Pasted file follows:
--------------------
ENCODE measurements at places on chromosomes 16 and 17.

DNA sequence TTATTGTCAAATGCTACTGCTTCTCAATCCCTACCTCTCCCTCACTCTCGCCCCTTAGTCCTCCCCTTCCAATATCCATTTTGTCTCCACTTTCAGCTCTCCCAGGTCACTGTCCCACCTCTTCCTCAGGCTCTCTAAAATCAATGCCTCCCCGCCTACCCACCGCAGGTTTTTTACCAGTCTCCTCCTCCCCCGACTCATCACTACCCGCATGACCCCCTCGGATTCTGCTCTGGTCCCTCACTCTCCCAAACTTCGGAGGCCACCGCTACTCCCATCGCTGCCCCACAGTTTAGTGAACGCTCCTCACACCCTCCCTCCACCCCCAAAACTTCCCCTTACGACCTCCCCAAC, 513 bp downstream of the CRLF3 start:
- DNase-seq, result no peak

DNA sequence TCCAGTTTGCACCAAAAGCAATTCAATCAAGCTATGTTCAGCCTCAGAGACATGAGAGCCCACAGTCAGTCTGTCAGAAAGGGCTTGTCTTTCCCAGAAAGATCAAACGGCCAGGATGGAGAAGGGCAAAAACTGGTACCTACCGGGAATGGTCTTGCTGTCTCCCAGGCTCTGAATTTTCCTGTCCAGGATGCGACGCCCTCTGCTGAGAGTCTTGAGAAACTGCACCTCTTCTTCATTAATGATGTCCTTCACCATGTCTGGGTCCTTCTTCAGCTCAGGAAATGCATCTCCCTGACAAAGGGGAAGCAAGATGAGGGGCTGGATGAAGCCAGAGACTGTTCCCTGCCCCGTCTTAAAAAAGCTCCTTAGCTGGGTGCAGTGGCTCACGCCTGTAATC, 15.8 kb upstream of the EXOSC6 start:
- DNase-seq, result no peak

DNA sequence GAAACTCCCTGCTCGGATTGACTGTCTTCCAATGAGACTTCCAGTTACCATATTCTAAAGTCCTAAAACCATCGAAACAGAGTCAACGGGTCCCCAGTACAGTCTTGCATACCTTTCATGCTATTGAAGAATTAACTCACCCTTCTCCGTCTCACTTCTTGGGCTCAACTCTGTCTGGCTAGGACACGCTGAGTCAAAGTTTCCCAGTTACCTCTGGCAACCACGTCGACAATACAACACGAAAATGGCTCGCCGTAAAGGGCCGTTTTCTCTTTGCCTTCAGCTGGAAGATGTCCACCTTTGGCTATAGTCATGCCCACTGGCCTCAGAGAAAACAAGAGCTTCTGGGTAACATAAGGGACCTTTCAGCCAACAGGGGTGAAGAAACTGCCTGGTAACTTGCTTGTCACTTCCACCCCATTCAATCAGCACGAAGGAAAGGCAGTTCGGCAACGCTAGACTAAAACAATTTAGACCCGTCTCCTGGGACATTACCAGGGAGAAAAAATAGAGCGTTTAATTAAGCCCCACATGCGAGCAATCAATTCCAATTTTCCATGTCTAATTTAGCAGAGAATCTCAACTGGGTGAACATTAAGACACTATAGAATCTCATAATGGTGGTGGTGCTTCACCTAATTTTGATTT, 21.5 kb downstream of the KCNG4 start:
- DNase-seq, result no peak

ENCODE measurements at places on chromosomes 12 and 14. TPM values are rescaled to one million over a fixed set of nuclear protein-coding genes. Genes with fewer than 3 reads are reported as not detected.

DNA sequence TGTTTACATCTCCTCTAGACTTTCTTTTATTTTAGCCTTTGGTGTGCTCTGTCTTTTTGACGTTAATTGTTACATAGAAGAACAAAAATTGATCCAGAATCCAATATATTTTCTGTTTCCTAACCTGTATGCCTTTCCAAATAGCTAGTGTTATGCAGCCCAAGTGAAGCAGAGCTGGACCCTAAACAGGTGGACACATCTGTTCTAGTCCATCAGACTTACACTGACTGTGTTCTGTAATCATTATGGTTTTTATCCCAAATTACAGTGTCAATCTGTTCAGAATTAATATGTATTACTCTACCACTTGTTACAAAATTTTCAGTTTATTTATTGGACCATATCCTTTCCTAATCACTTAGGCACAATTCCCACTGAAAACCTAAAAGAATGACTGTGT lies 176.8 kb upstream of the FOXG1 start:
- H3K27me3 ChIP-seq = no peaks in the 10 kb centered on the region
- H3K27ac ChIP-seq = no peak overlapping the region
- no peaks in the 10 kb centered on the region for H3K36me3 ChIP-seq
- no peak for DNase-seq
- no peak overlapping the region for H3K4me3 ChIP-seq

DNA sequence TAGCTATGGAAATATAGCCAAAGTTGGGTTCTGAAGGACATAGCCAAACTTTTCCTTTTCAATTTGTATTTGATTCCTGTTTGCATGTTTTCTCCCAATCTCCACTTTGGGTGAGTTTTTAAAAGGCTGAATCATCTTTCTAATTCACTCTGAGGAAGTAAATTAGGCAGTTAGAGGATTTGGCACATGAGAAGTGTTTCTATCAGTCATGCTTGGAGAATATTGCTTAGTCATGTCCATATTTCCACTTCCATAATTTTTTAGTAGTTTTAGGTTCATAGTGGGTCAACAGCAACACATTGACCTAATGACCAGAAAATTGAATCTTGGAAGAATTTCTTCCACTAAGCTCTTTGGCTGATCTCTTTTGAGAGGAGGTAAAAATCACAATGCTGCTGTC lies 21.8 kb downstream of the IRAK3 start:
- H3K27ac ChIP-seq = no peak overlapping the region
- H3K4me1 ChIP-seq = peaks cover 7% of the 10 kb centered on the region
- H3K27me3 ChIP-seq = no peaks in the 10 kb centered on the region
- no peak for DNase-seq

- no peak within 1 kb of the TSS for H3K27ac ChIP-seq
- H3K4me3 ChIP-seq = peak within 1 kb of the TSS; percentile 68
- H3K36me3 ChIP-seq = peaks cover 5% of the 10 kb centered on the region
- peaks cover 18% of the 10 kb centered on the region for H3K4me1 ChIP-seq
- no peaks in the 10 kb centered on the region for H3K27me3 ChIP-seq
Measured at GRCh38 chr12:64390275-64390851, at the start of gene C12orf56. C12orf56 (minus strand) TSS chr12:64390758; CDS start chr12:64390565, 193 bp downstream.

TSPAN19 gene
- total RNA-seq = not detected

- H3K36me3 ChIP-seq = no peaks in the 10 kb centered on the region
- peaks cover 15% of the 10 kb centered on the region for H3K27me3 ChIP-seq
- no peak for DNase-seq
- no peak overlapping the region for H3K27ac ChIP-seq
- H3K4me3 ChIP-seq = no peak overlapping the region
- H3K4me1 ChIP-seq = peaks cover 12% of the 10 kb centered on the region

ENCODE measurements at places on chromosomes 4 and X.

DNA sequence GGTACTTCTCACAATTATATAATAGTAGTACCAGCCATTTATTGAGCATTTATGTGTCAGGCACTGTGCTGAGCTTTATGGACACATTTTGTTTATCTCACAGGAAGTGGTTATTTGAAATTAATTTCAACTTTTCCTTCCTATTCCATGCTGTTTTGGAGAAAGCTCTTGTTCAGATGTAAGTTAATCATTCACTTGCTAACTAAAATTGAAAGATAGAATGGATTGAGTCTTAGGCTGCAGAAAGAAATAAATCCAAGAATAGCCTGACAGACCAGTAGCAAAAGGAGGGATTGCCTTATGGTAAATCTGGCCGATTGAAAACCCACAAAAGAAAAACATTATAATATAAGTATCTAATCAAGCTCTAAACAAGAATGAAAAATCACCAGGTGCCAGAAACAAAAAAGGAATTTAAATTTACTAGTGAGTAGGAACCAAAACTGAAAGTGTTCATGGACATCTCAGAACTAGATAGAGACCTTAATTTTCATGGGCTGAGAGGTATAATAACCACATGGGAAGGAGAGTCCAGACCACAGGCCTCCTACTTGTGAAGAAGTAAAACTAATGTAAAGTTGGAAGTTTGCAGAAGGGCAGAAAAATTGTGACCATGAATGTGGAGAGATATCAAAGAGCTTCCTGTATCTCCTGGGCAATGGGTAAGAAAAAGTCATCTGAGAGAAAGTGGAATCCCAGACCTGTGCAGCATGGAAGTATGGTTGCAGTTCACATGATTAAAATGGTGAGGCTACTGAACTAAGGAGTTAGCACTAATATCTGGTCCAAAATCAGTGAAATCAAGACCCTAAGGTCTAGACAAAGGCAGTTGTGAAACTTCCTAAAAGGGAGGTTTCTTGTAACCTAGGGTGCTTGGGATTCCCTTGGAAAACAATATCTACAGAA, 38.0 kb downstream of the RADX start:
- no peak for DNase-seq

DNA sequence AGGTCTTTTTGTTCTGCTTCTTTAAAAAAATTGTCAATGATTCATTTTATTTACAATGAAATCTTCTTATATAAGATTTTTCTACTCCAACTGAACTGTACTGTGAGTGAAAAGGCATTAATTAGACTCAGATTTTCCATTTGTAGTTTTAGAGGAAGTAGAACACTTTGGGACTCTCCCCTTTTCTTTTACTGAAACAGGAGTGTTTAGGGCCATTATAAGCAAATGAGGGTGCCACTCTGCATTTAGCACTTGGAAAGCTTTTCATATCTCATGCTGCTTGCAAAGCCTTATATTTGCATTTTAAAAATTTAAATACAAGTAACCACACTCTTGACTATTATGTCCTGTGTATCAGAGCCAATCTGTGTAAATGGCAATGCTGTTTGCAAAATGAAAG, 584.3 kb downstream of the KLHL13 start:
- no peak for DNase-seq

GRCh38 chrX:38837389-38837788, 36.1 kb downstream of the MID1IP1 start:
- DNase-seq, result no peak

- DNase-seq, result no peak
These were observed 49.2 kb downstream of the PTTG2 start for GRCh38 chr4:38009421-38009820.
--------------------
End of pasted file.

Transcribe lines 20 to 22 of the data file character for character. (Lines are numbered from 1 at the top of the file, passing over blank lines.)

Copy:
- no peak within 1 kb of the TSS for H3K27ac ChIP-seq
- H3K4me3 ChIP-seq = peak within 1 kb of the TSS; percentile 68
- H3K36me3 ChIP-seq = peaks cover 5% of the 10 kb centered on the region